Few men have achieved immortality with their achievements.
A true artist is distinguished by a unique ability to take their moment in time and distill its essence so that the resulting work becomes timeless.
Various eras and different places gave birth to prominent and famous artists. Each of them left their mark on the history of world culture and art.
Today Kuadros wants to show you which are for us the 5 most fascinating artists of all time.
No.1 Leonardo da Vinci (1452-1519)
Leonardo da Vinci was a true genius who graced this world with his presence in the 15th century.
This Florentine is among the most influential artists in history, since he left an important legacy not only in the field of art but also in science, managing to merge science and art to create works that have become part of the history of The humanity.
As an engineer and inventor, Leonardo developed ideas far ahead of his time. As a scientist, Leonardo greatly advanced knowledge in the areas of anatomy, civil engineering, optics, and hydrodynamics.
For Leonardo, sight was man's highest sense as it conveyed the facts of experience immediately, correctly and safely. Da Vinci lived in the golden age of creativity among contemporaries like Raphael and Michaelangelo, contributing his well-known genius to virtually everything he touched.
Renaissance Italy is a pinnacle in human history. Today, no name better symbolizes the Renaissance era than Leonardo da Vinci.
Not long ago, a painting by Leonardo da Vinci sold for $450.3 million at auction by Christie's Salvator Mundi , the value of which has been the highest price paid for any work of art sold at auction.
No. 2 Michelangelo (1475-1564)
Michelangelo was born on March 6, 1475 - 1564 in Caprese, Italy, the second of five children.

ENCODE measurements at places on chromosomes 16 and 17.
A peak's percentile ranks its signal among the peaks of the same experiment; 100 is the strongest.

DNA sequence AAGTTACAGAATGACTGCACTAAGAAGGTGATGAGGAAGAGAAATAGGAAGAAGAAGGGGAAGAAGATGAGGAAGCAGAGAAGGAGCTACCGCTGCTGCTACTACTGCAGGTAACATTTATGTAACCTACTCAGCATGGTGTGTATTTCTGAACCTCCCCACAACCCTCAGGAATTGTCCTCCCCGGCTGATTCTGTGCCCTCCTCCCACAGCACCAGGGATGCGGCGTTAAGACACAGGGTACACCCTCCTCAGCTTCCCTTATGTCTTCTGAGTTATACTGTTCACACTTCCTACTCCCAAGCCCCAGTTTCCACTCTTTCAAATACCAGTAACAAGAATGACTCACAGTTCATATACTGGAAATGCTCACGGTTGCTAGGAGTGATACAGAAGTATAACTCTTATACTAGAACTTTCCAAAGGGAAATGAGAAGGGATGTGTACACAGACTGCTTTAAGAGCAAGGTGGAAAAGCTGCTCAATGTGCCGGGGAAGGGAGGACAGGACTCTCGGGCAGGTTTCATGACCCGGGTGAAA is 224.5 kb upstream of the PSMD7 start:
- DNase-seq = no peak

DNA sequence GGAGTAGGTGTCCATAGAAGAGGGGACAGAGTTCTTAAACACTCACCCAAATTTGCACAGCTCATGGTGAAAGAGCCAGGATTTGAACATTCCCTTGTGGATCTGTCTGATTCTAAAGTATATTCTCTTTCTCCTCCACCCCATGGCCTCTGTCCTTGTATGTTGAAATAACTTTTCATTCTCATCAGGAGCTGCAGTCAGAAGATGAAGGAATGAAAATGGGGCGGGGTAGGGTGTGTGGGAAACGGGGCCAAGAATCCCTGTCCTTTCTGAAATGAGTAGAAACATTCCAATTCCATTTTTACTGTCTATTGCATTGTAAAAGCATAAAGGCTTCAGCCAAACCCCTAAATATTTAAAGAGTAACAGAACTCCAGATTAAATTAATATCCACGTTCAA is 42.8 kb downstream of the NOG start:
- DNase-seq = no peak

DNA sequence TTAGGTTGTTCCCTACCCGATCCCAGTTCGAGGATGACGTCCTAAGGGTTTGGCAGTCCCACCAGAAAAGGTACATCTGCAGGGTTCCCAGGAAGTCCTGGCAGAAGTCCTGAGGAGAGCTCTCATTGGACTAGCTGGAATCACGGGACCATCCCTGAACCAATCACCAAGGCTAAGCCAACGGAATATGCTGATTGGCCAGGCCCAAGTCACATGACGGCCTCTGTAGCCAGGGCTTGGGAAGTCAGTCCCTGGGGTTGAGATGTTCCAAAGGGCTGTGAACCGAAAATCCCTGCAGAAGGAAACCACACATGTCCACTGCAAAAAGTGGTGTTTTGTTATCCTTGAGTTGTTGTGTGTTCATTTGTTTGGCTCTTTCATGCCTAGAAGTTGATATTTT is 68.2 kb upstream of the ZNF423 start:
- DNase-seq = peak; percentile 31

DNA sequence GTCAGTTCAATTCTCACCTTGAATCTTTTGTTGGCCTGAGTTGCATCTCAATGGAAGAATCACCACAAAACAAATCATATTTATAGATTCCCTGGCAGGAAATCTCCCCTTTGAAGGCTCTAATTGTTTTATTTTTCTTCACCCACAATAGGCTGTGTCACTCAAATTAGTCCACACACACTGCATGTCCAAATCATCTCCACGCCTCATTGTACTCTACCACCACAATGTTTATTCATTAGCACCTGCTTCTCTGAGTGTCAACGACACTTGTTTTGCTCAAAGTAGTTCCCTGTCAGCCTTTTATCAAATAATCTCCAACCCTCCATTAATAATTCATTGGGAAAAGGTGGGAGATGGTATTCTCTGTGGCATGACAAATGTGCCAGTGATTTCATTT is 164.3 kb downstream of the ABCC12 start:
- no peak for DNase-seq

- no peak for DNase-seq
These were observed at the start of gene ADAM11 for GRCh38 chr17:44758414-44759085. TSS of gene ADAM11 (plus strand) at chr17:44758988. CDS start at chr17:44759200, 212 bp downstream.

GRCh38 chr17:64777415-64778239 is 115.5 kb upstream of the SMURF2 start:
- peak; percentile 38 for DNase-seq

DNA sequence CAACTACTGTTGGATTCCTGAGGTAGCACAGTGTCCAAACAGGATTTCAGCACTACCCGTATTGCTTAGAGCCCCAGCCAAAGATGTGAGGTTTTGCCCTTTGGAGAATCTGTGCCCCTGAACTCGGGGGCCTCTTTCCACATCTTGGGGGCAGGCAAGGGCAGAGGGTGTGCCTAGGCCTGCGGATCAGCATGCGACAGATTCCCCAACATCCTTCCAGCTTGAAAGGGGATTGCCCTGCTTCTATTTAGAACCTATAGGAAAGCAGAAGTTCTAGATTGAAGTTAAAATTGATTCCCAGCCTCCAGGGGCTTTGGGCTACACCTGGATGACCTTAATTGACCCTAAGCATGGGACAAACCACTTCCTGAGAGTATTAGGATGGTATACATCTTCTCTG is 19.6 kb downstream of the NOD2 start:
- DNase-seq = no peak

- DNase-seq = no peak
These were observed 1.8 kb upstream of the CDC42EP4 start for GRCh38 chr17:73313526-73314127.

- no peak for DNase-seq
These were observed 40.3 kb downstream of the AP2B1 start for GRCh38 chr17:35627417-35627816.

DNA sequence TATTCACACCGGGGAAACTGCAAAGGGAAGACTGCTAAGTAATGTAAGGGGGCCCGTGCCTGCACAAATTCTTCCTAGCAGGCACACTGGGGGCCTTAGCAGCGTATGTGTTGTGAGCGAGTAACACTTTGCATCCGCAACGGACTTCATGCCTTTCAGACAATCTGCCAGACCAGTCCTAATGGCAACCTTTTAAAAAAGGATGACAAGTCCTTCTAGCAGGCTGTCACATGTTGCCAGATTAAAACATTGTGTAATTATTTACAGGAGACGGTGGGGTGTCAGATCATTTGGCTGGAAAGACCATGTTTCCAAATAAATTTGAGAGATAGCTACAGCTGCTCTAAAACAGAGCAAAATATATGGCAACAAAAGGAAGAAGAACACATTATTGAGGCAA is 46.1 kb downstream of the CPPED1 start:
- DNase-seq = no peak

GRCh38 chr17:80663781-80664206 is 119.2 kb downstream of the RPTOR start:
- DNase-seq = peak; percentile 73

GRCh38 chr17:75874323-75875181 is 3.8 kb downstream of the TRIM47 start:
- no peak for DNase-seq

Painter, on panel and fresco, sculptor and architect, writer of sonnets, Michelangelo Buonarroti was the first artist recognized by contemporaries as a genius.
Although the frescoes on the ceiling of the Sistine Chapel in the Vatican are probably his best-known works today, the artist really considered himself a sculptor.
His two most recognized works in this field are La Piedad and David. Michelangelo worked on marble sculpture all his life and on the other arts only during certain periods. His Sistine Chapel ceiling masterpieces are partly a reflection of the increased attention paid to painting in the 20th century, and partly, too, because many of the artist's works in other media remain unfinished.
Michelangelo, the quintessential Renaissance man, continued to sculpt and paint until his death, although he worked increasingly on architectural projects as he grew older: his work from 1520 to 1527 on the interior of the Medici Chapel in Florence included designs for walls, windows, and cornices that were unusual in their design and introduced striking variations on classical forms.
Michelangelo died aged 88 after a short illness in 1564. A Pietà he had begun sculpting in the late 1540s, intended for his own tomb, remained unfinished but is on display in the Museo della Opera del Duomo in Florence.
No.3 Rembrandt (1606-1669)
Rembrandt Harmenszoon van Rijn , (born July 15, 1606, Leiden, Netherlands, died October 4, 1669, Amsterdam).
He was a prolific painter, draughtsman and printmaker, and is often considered one of the greatest visual artists in art history and the greatest artist of Holland's golden age.
Rembrandt's works represent a wide range of styles and subjects, from portraits and self-portraits to landscapes, genre scenes, allegorical and historical scenes, and biblical and mythological subjects, as well as animal studies. He was a compulsive buyer of art and a collector of all kinds of antiques, accessories and weapons to use in paintings.